Hovannes Toumanian, one of the greatest Armenian poets, is a writer of universal appeal. His works with their classic simplicity and depth are intelligible to people of every age, nationality and time.
There are writers, and famous ones at that, who are not a man's lifelong companions, but only accompany him along a certain stretch of life's road, be it childhood, youth or maturity. But there are also writers that belong to all ages, from early childhood to venerable old age.
Hovannes Toumanian is one of these.
The Armenian reader finds it as difficult to recollect his first meeting with Toumanian, as his early infancy. He first heard him on his mother's knee, then as soon as he had learned his ABC, read him himself and gradually entered Toumanian's poetic world.
The poet wants the infant emerging into daylight to see life as bright and cloudless as joy itself. He approaches the child as a kindly spirit, to tell him about birds and foxes, dogs and cats, trees and flowers, to lead him along the wonderful paths of early knowledge.
"Spring came merry, the birds returned, The sun rose warm, waters gurgled, Days of plowing and sowing came. I turned ravens into a team, And harnessed geese as a spare one,
I hired sparrows to watch the herd, And partridges to bake the bread, I had a plot, I plowed and tilled, I sowed barley and rye and wheat."
(The Little Landtiller)
When he gets a little older, the junior member of society learns from the poet that the affairs of this world are not so cloudless after all, that there are good and evil forces in the world, and a constant struggle goes on between them, and that in their eternal strife good does not always triumph. The juvenile reader now takes up "A Drop of Honey", a legend (based on a medieval Armenian fable) telling how a destructive war breaks out all because of a drop of honey, and how at the end of it the survivors
"Asked each other terror-stricken, Where the world-wide great disaster Took its origin, its sources."
The youth also reads "My Friend Nesso", a story about how the best and handsomest boy in the village turns into a bad, dishonest man, dragged to the bottom by life's deprivations.
The youthful reader will probably derive the greatest benefit from Toumanian's masterpieces "In the Armenian Mountains", "Armenian Grief" and "With My Fatherland", poems which set the course for future Armenian patriotic poetry. Then come the stories "The Bet", "The Construction of the Railway" and "The Deer". Next follow the great poetic canvases: "David of Sassoun", a brilliant rendition of the superb epic of the Armenian people; "Parvana", depicting the eternal yearnings of unquenchable love; "The Poet and the Muse", on the subject of the contradiction between the lofty ideals of poetry and harsh reality; "Sako from Lori" showing the destructive force of prejudice; "The Capture of Fort Temuk" which traces the criminal path leading from ambition to treason, and, finally, "Anush" rightly considered Toumanian's masterpiece.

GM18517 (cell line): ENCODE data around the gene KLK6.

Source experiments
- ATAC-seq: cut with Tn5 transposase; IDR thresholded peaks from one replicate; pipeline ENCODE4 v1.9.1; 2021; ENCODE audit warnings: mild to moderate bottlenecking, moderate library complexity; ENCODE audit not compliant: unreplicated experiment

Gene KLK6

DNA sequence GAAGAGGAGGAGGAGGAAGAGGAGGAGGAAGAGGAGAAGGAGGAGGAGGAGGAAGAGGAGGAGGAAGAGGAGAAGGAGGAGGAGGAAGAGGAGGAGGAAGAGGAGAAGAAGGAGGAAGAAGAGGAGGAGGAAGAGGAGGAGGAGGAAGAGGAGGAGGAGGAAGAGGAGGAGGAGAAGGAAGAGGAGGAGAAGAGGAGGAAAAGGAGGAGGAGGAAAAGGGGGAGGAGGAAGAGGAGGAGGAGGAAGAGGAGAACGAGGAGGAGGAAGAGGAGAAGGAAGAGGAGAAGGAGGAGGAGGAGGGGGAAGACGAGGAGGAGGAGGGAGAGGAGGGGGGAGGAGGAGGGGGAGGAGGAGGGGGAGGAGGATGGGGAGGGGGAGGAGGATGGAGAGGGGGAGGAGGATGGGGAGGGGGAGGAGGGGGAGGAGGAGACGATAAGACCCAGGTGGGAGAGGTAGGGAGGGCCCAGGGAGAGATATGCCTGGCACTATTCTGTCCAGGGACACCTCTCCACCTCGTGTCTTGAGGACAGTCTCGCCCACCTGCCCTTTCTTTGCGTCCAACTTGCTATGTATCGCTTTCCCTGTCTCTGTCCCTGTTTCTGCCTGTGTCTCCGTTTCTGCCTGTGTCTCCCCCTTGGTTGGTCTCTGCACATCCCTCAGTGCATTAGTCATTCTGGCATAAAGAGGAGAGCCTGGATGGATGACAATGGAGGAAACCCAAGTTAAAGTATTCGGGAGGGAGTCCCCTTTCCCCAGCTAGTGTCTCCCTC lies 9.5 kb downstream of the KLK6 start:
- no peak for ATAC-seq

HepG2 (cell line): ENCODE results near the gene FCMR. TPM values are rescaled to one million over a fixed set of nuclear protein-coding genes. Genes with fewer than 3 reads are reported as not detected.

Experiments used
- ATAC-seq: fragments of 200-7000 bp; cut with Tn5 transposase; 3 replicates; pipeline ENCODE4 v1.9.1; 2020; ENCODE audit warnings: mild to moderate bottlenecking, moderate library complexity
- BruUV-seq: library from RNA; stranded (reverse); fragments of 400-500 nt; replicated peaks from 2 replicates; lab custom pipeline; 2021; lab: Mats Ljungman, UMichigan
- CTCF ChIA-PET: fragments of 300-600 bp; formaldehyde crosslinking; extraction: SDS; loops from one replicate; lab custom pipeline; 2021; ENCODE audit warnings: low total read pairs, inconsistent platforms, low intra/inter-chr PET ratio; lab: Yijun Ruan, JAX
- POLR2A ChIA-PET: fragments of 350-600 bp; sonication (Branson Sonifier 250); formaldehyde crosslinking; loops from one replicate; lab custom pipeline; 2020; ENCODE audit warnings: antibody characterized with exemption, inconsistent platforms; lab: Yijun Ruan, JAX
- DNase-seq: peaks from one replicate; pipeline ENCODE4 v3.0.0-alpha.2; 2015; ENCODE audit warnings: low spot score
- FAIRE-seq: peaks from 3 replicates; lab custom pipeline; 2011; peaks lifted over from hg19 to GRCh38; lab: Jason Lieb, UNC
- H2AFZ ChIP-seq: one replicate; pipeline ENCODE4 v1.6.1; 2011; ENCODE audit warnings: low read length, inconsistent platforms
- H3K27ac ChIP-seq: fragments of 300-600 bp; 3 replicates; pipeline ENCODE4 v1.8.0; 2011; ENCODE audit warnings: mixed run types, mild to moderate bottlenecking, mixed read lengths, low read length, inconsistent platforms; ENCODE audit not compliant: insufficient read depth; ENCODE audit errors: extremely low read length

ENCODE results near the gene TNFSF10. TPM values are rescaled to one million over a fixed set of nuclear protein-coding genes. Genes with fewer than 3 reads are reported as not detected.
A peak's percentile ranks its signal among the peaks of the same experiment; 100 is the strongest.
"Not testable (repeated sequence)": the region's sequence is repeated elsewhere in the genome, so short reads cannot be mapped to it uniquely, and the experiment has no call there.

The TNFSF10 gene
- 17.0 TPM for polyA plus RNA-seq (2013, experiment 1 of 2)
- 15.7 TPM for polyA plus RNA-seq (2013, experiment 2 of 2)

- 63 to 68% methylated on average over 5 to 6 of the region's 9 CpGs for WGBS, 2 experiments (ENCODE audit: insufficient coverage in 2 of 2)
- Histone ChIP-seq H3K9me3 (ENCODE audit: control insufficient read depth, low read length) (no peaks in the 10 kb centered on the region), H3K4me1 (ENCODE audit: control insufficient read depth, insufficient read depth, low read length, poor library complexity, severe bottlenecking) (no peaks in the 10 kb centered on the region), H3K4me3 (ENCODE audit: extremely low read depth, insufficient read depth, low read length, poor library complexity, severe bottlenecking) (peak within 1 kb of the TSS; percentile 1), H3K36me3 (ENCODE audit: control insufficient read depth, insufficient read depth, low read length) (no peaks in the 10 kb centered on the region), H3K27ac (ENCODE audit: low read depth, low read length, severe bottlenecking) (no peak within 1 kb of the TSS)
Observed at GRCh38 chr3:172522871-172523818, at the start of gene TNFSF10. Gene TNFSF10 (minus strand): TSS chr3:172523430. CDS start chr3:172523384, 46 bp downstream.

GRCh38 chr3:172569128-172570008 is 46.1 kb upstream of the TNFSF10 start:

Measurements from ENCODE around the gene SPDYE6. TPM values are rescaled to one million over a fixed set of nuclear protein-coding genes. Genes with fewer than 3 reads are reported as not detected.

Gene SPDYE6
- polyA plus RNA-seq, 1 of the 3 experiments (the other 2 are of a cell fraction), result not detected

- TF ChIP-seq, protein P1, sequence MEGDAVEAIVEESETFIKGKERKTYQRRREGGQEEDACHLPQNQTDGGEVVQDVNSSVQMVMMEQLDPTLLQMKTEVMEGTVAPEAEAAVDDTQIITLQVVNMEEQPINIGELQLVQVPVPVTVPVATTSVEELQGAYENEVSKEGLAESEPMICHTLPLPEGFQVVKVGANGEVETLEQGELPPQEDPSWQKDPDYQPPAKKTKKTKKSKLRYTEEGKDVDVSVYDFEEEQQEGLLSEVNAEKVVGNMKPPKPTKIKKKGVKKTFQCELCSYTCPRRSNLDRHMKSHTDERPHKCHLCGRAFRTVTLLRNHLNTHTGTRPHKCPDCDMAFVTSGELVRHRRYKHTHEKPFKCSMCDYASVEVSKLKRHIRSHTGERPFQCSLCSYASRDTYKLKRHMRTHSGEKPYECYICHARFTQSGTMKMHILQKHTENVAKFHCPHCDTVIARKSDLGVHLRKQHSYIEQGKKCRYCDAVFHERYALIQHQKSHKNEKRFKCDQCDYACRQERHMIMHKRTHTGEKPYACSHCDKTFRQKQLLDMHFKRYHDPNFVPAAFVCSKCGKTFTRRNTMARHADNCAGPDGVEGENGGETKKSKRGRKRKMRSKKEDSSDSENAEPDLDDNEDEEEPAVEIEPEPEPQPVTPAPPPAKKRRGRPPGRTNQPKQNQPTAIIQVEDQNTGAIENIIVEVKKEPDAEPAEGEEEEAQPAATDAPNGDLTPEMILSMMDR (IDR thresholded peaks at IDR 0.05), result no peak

In this poem the author expresses his philosophy of life, his personal ideas about man's existence, environment and the world of the human passions. The poet's nostalgia and his irrepressible love for his native land is revealed here:
"My longing for that wondrous land Again and again it calls me back, And my soul on wings outspread Flies straight home where before the fire In my native hearth they are all awaiting Waiting anxiously for me. . . ."
This poem, like every romance, has a tragic ending, and the poet, turning to Anush, roaming in solitude and despair at the loss of her lover, addresses her with words on the eternity of life and infinite renewal.
"O fair lady, why do you cry
So distraught and lonely?
Why do you cry and wander
In these valleys every day?
If you desire fragrant roses,
Wait for a while and May will come;
But if you long for your lover,
Know, he is gone, lost forever.. . .
Neither crying nor wailing
Will return your beloved;
Why then in vain extinguish
The youthful fire of your eyes?
Pour cold water from the fountain
On his lone and sorrowful tomb;
Go and begin another love,
That is the way of the world."
Toumanian's works are a living phenomenon in constant motion, a whole world, swarming with countless heroes and buzzing with the sound of human voices. There is something we must know about Toumanian if we want to understand that world. Everything he wrote, prose and poetry, fairytales and realistic stories, even his journalistic writings and correspondence, has an inner unity, embraced as they are by the coherent world outlook of this great individual. Hence the extraordinary unity of his art, for all its great variety and wealth of tones and shades, a unity that is peculiar only to great artists.
Levon Hakhverdian, Doctor of Philological Sciences